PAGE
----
95% LTV mortgage borrowers paying two-thirds more than 75% counterparts

Jessica Nangle

October 11, 2017

Those paying smaller deposits are paying over two thirds more than their higher deposit counterparts, the latest findings from the quarterly AmTrust Mortgage LTV Tracker.

AmTrust’s research has also shown that the average loan required by first-time buyers has gone up since the last quarterly tracker – up to £122,647 for those with 25% deposit and £153,353 for those with a 5%.

With average rates of 1.42% for 75% LTV and 4.02% for 95% loans, this means high LTV first-time buyers will pay 68.9% more than those with bigger deposits.

Pad Bamford, business development director at AmTrust Mortgage & Credit, said: “There has been some interesting movement in this iteration of the LTV tracker, not least the fact that more lenders have products available to those first-time buyers who are looking to purchase properties in excess of £200k, with only a 5% deposit.

“Last time we monitored this, there was just one two-year product available across all deals, however this has now jumped to 59 products, with another relatively big increase from five all term/all deal products to 150.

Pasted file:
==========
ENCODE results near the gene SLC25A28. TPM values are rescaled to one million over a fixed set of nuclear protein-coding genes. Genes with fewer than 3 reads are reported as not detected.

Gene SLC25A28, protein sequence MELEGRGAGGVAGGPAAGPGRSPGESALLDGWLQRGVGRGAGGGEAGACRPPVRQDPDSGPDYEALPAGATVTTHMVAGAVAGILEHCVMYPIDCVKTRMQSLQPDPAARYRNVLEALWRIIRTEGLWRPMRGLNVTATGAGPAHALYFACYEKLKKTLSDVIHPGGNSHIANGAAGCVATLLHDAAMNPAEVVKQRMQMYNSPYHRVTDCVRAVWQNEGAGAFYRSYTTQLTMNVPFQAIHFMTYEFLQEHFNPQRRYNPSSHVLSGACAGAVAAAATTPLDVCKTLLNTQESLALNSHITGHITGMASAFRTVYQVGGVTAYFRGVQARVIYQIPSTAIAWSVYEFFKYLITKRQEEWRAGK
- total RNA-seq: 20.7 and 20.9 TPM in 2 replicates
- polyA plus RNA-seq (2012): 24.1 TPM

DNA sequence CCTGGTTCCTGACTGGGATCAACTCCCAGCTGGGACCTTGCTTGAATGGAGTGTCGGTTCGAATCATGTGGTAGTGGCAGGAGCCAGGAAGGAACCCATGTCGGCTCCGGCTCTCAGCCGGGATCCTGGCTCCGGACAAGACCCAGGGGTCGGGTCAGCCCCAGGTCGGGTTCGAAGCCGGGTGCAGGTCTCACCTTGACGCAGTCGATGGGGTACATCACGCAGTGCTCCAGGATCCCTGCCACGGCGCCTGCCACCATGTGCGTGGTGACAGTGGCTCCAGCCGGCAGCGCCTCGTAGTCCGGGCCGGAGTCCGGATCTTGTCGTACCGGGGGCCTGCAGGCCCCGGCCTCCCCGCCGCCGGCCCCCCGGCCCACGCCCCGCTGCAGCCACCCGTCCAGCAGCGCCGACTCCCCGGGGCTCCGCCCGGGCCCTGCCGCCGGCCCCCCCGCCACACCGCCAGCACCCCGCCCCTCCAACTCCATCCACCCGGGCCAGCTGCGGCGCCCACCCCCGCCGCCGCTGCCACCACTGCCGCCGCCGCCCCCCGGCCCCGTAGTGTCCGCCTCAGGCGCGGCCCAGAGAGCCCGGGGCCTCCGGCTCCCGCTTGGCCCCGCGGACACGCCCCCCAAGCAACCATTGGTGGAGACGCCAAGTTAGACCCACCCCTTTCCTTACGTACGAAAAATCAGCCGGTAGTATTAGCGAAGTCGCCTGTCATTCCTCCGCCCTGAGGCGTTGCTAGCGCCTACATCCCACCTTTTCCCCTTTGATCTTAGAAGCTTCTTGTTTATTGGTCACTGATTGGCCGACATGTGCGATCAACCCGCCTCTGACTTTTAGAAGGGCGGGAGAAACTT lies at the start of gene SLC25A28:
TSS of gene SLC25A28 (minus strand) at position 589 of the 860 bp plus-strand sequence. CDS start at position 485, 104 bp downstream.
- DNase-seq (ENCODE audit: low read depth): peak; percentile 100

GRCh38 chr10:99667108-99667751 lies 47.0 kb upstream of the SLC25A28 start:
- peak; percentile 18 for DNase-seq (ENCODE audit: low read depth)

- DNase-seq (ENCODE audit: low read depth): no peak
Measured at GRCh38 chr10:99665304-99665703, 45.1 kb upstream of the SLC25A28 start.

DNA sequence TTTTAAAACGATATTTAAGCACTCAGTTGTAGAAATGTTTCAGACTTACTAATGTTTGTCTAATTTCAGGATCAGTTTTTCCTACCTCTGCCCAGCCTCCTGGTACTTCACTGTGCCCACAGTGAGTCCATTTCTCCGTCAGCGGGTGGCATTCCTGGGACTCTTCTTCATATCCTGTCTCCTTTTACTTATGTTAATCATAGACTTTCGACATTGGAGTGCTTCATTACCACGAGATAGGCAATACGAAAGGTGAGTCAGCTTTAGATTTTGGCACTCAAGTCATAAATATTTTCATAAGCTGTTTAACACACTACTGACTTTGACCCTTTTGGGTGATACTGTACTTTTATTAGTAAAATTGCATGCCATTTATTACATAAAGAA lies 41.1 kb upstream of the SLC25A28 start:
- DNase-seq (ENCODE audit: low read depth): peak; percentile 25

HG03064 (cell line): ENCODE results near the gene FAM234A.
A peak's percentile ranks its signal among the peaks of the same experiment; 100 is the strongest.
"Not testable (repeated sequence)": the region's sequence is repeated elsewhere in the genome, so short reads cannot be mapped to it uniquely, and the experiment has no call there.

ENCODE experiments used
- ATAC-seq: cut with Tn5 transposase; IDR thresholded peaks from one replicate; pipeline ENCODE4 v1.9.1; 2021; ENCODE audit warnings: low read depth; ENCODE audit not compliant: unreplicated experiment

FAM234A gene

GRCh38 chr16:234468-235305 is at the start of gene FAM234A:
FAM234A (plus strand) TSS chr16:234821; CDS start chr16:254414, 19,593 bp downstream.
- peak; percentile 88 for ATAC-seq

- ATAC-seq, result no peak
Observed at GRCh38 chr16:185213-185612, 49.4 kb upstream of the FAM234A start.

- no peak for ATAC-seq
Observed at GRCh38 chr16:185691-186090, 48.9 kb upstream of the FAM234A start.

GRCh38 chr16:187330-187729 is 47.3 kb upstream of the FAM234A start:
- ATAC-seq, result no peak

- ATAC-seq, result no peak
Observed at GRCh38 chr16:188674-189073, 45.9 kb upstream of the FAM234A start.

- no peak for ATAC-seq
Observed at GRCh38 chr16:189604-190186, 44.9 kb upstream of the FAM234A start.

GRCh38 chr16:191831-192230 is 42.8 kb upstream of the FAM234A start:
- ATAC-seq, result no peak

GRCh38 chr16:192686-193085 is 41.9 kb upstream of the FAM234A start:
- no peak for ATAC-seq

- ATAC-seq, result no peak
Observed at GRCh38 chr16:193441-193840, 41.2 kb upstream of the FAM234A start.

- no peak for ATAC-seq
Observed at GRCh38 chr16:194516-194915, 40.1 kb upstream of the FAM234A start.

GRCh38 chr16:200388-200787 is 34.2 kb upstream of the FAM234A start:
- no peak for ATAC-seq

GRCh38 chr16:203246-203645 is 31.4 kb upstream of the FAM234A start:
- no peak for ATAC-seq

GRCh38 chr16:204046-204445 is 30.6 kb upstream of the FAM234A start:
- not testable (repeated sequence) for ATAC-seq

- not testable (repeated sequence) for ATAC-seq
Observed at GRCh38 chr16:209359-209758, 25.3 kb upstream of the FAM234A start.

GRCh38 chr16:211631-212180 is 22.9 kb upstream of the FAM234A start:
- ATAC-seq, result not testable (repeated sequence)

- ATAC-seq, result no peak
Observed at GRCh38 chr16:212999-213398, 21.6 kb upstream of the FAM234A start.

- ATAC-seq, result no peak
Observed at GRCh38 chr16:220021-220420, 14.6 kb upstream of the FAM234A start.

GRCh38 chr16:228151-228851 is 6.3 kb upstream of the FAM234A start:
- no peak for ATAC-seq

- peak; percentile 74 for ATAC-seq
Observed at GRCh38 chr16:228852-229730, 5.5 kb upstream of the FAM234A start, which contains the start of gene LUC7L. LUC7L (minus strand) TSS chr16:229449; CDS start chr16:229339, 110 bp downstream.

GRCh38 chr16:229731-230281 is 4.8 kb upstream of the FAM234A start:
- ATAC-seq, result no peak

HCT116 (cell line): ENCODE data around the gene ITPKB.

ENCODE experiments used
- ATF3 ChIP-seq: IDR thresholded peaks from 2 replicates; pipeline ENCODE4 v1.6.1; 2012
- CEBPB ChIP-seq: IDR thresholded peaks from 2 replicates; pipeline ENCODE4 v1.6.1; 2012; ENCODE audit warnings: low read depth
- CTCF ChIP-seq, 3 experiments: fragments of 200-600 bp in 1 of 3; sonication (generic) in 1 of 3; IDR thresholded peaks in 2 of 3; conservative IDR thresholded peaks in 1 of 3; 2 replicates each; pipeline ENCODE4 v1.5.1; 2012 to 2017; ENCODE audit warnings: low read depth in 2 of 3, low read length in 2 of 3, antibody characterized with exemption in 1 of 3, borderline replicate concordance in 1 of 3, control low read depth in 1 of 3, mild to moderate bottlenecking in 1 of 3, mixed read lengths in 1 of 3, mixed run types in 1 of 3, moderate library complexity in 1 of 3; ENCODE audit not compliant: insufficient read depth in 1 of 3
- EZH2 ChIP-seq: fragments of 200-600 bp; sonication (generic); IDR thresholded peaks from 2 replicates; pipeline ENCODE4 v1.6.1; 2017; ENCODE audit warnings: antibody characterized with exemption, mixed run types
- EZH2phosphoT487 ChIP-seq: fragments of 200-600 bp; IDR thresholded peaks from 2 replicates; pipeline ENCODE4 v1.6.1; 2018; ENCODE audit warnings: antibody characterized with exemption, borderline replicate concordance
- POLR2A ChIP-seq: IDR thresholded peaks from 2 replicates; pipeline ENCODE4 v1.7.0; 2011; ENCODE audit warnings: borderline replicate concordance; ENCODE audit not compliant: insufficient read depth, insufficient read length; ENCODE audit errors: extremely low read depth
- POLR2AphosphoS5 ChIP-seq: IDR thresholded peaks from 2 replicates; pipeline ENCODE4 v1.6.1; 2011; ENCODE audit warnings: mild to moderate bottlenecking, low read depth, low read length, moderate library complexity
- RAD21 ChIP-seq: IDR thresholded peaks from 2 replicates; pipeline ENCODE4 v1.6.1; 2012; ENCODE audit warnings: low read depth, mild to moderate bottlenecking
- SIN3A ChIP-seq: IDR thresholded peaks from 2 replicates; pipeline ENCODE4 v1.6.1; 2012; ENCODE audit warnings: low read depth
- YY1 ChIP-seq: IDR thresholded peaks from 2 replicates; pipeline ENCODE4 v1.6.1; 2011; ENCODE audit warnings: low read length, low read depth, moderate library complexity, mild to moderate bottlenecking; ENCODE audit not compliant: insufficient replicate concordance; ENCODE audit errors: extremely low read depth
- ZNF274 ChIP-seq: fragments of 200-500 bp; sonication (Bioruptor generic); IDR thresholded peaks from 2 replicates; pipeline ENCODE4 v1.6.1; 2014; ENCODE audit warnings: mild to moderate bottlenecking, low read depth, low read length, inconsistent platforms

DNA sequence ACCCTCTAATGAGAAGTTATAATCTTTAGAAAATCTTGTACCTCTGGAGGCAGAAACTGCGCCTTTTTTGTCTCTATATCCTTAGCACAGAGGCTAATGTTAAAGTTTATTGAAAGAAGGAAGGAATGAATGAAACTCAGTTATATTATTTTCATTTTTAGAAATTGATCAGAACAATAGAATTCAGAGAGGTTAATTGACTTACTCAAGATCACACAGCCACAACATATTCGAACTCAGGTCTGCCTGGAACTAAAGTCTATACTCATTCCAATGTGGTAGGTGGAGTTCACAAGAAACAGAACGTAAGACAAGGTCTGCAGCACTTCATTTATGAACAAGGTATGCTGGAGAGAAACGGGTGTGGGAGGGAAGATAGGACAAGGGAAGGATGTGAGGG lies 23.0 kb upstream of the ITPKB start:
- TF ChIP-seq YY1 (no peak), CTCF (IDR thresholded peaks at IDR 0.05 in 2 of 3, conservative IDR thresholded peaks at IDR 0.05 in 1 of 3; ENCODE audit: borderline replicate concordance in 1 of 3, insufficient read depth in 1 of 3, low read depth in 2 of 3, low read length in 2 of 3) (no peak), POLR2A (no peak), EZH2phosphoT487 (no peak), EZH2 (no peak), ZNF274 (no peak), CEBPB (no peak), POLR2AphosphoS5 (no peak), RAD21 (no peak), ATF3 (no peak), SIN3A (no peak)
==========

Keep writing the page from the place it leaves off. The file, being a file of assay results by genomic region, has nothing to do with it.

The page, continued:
“This is good news and is perhaps a sign that annual targets are rearing into view, and lenders may be looking to first-time buyers in order to fill any void they might have.

“All in all, first-time borrowers with small deposits are nowhere near flavour of the month with lenders and therefore the trials and tribulations that come with attempting to get on the property ladder, still persist for many.

“The premium that has to be paid for high-LTV borrowers is significant and is likely to be putting large numbers of potential borrowers off when it comes to attempting a purchase. While we welcome an increase in product choice, there is a great deal of difference between offering products and writing business.

“We need to see the trend continue into 2018 and beyond if we are going to help more first-timers into their homes.”

This comes as Bank of England data reveals that a number of lenders have begun to inch prices upwards after speculation that the Bank’s Monetary Policy Committee could raise Bank Base Rate as early as November.

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